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By Priscilla Pozo, PantherNOW writer

After filming his first feature film For My Sister (2019) entirely on his Samsung Galaxy S9+, filmmaker and FIU alumnus Gabriel Rhenals is back with his second movie State v. Unknown.

Rhenals, a communication major who graduated in 2016, was a member of several clubs and honors societies, most notably Film Initiative: Underground at FIU, now known as The Film Initiative, FIU’s only student film club. During his time at FIU, Rhenals was able to produce two short films: Leo’s Love Letter (2014) and The Promotion (2016).

Rhenals began filming State v. Unknown in 2021 while many pandemic restrictions were still in place. Rhenals’ solution was to film using what he had right at home. 

“A few months ago I finished my second feature film. I began production late last year while there was still some lockdown, still some apprehension about the pandemic,” said Rhenals. “I shot the entire film using webcams exclusively, so really the entire film is just a series of webcam recordings with a wide variety of talent.”

This is not the first time Rhenals has had to think outside the box when shooting a film. For his first feature-length production, For My Sister, Rhenals relied solely on his smartphone and a handheld gimbal, a device used to stabilize the camera while moving. 


For My Sister received praise from publications such as MiamiArtZine and Film Threat and is included on Amazon Prime, YouTube, Tubi and Roku streaming services. 

The success of his first feature-length film gave Rhenals the confidence to go into his second project State v. Unknown.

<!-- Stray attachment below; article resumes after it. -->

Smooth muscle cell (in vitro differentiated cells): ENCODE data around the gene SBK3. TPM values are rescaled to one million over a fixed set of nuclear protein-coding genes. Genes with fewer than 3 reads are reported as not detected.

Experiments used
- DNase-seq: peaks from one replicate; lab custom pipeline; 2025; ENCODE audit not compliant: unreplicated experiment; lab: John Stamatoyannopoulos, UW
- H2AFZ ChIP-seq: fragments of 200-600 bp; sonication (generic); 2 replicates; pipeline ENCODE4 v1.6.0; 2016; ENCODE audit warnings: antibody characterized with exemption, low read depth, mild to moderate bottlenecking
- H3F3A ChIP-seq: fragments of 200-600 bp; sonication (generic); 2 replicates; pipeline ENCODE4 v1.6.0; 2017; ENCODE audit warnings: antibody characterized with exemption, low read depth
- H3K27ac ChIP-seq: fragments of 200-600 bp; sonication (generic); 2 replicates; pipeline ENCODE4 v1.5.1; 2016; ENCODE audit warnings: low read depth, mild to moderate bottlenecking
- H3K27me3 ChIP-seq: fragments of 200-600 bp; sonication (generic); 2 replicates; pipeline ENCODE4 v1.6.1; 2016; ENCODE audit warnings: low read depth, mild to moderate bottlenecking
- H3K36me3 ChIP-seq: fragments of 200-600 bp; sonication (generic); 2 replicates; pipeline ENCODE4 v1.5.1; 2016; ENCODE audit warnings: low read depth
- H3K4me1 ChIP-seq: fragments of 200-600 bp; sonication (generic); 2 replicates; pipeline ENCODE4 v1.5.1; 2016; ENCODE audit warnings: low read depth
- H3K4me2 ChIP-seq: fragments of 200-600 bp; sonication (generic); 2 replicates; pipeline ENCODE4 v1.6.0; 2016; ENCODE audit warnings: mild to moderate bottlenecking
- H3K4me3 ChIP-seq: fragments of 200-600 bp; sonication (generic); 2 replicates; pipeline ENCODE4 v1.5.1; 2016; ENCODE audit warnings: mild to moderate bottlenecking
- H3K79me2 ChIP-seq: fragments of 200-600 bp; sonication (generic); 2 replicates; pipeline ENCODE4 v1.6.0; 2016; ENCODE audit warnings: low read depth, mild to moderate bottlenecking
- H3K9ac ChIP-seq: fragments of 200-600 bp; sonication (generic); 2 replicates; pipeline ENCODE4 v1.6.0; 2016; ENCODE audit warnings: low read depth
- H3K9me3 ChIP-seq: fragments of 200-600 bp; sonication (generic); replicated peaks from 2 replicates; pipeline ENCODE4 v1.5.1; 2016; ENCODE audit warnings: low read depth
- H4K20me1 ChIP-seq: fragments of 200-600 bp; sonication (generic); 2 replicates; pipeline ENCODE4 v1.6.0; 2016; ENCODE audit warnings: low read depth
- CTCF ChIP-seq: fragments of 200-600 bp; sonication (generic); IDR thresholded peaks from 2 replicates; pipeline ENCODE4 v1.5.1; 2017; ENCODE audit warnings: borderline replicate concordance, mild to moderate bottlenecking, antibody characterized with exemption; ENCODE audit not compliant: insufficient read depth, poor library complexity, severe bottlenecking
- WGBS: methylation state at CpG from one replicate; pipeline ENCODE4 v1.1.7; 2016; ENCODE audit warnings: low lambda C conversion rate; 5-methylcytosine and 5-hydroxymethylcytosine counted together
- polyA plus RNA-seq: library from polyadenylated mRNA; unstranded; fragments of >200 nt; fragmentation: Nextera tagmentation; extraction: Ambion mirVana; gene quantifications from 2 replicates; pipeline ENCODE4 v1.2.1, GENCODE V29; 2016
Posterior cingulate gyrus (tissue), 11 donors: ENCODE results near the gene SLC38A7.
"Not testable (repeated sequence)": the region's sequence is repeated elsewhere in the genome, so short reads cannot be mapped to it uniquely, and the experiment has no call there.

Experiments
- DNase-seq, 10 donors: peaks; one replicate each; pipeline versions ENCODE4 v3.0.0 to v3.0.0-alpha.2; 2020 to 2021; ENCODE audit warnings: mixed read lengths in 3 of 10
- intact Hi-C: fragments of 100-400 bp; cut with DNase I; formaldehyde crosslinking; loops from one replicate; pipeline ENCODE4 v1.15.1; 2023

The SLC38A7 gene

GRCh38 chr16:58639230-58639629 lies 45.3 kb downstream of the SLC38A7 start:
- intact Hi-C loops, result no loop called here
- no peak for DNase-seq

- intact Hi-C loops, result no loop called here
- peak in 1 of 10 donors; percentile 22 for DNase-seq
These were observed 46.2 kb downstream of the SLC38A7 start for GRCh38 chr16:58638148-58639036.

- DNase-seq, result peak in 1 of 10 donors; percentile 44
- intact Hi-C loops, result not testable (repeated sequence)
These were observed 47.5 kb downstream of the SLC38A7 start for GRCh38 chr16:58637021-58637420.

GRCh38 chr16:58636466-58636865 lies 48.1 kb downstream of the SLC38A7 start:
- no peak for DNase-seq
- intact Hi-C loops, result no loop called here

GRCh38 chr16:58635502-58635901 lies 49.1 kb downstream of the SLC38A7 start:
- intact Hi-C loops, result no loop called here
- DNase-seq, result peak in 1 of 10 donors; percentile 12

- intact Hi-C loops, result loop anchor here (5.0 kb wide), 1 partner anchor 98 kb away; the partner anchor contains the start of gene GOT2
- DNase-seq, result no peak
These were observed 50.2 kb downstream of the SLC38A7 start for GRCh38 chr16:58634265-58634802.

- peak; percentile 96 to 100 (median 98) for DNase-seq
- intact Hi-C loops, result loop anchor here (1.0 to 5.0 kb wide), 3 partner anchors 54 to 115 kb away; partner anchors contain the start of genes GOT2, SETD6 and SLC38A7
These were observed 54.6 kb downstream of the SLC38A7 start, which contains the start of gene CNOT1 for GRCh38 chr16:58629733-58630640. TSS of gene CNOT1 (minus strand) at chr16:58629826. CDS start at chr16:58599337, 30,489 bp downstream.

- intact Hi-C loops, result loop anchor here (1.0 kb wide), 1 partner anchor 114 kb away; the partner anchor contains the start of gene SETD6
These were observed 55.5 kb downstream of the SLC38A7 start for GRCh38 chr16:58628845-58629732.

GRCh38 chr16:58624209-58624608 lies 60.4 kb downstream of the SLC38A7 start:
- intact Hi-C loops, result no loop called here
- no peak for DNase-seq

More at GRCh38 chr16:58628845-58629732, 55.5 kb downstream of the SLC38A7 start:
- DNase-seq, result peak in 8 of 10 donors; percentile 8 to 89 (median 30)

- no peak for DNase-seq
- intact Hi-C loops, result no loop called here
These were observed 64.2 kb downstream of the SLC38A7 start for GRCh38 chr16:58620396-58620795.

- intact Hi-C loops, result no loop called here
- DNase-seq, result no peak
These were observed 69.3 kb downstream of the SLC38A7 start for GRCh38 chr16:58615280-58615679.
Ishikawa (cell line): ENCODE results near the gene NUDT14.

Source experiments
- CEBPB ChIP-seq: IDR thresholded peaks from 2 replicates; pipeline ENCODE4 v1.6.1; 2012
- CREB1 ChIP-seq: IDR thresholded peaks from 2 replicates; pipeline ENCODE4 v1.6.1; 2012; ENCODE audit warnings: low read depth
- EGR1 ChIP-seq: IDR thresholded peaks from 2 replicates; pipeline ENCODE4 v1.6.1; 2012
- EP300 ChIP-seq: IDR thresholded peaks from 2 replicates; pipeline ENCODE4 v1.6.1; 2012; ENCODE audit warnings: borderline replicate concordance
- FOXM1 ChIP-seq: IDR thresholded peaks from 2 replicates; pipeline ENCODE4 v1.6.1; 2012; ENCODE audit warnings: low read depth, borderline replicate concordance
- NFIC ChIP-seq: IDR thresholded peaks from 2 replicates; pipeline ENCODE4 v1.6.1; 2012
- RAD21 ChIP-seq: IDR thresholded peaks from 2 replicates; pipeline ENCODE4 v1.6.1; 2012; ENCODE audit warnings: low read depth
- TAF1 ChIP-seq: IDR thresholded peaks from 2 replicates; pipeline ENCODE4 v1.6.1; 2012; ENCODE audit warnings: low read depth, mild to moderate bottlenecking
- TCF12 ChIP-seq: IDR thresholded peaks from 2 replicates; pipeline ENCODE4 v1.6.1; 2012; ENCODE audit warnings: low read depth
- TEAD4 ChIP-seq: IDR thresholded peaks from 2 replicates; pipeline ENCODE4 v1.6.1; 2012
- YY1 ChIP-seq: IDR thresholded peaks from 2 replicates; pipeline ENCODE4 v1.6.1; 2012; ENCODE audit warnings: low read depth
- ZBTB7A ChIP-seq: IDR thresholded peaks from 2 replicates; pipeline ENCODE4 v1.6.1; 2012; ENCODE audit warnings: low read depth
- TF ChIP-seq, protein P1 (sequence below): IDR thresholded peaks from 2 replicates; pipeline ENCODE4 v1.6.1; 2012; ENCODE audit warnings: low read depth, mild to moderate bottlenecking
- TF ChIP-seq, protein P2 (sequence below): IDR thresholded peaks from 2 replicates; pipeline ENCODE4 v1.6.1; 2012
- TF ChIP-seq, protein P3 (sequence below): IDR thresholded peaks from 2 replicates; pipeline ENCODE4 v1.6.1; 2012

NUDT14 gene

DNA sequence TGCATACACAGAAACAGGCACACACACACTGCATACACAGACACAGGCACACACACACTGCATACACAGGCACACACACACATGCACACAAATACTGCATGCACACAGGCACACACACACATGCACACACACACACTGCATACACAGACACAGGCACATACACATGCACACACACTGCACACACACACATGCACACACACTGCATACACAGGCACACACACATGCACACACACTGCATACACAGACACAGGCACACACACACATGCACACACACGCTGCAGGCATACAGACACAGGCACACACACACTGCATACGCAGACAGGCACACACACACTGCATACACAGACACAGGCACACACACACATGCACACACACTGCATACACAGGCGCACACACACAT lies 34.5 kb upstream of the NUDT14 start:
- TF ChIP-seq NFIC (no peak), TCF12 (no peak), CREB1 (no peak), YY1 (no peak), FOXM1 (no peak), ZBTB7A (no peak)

Labeled by Rhenals as a “pandemic-proof production,” State v. Unknown details the history of Cal Modesto, his rise to fame, and his eventual demise as a civil engineer in the City of Verity Falls. Crime and conspiracy surround Modesto as he struggles to maintain his position in the city as well as his innocence. Rhenals opted to not disclose some details as the film is not officially released yet.

With a cast of more than 50 actors, Rhenals spent eight months working one-on-one with actors and filming via Zoom to produce the film. For State v. Unknown, he cast FIU alumni Andrew J. Garcia and Mia Scornavacca.

Scornavacca and Garcia, who have both previously worked with Rhenals, described him as a passionate director with a unique and meticulous style.

“You can tell he is very passionate about his work. There were times where we would try to nail a certain line and we would do it over and over again, but he also gave me room to make suggestions and interpret lines freely,” said Garcia. 

Although filming with webcams was a novelty, it entailed some of the normal trials of filmmaking.

“It was interesting doing the movie via webcams, but Gabriel was very patient,” said Scornavacca. “We would do takes over and over again and he never complained.”


Growing up, Rhenals was a member of various visual arts programs and by high school, he had found a passion for filmmaking. Some of his major influences come from the work of New Hollywood directors such as Martin Scorsese and Steven Spielberg.

“I was really into visual arts when I was younger. My dad describes how, before I was properly verbal, I would express myself through line drawings. If I was feeling calm, smooth, flowing lines, but if I was frustrated, I’d draw jagged, sharp lines. That’s my earliest memory of my inclinations toward art. In high school, I got the bug for filmmaking. Given my background in visual arts, it was an inevitability,” said Rhenals.

Rhenals is currently working on submitting State v. Unknown to various festivals and local screenings. You can keep up with his work on his website or on Instagram and watch the trailer for State v. Unknown here.

Rhenals is also working on a memoir to commemorate his over 20 years of filmmaking. The memoir is an account of his creative childhood into his professional career as an independent filmmaker. 

“I don’t know exactly what the future will hold, but I am prepared for any opportunity that may show up,” said Rhenals.

When asked what advice he would like to give to those pursuing a career in film, the reply was simple. 

“Now is the time. You have to be your own industry, invent your career, figure out your process and start your own productions,” said Rhenals.

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